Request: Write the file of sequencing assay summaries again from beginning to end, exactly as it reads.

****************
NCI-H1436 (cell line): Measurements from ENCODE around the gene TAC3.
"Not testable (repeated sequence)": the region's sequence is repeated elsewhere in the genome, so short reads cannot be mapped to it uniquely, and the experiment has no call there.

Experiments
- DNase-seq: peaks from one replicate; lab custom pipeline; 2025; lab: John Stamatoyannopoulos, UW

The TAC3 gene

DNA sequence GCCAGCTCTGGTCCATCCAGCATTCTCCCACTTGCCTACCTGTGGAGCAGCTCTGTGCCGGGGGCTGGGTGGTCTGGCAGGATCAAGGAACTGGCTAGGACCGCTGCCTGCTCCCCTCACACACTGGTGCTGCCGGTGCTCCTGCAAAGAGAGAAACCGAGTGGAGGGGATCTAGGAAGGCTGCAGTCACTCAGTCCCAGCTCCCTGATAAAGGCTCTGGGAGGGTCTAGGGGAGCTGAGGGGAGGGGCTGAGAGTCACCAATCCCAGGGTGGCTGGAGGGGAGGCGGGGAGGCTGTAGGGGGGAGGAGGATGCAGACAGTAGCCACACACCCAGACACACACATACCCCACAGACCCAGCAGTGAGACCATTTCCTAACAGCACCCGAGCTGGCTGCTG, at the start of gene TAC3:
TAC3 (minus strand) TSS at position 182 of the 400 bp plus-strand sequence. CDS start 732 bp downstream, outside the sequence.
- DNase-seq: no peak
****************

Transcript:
NCI-H1436 (cell line): Measurements from ENCODE around the gene TAC3.
"Not testable (repeated sequence)": the region's sequence is repeated elsewhere in the genome, so short reads cannot be mapped to it uniquely, and the experiment has no call there.

Experiments
- DNase-seq: peaks from one replicate; lab custom pipeline; 2025; lab: John Stamatoyannopoulos, UW

The TAC3 gene

DNA sequence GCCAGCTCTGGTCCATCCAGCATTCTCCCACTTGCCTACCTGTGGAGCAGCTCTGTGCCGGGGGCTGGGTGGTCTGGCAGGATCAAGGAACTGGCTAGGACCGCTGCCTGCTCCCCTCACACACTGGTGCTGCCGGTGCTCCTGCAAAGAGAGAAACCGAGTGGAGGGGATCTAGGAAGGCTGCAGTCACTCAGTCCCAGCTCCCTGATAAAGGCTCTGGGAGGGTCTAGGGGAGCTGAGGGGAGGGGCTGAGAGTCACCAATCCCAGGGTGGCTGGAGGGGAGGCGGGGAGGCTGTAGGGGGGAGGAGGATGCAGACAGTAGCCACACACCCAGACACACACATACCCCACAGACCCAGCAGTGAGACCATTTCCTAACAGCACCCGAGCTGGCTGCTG, at the start of gene TAC3:
TAC3 (minus strand) TSS at position 182 of the 400 bp plus-strand sequence. CDS start 732 bp downstream, outside the sequence.
- DNase-seq: no peak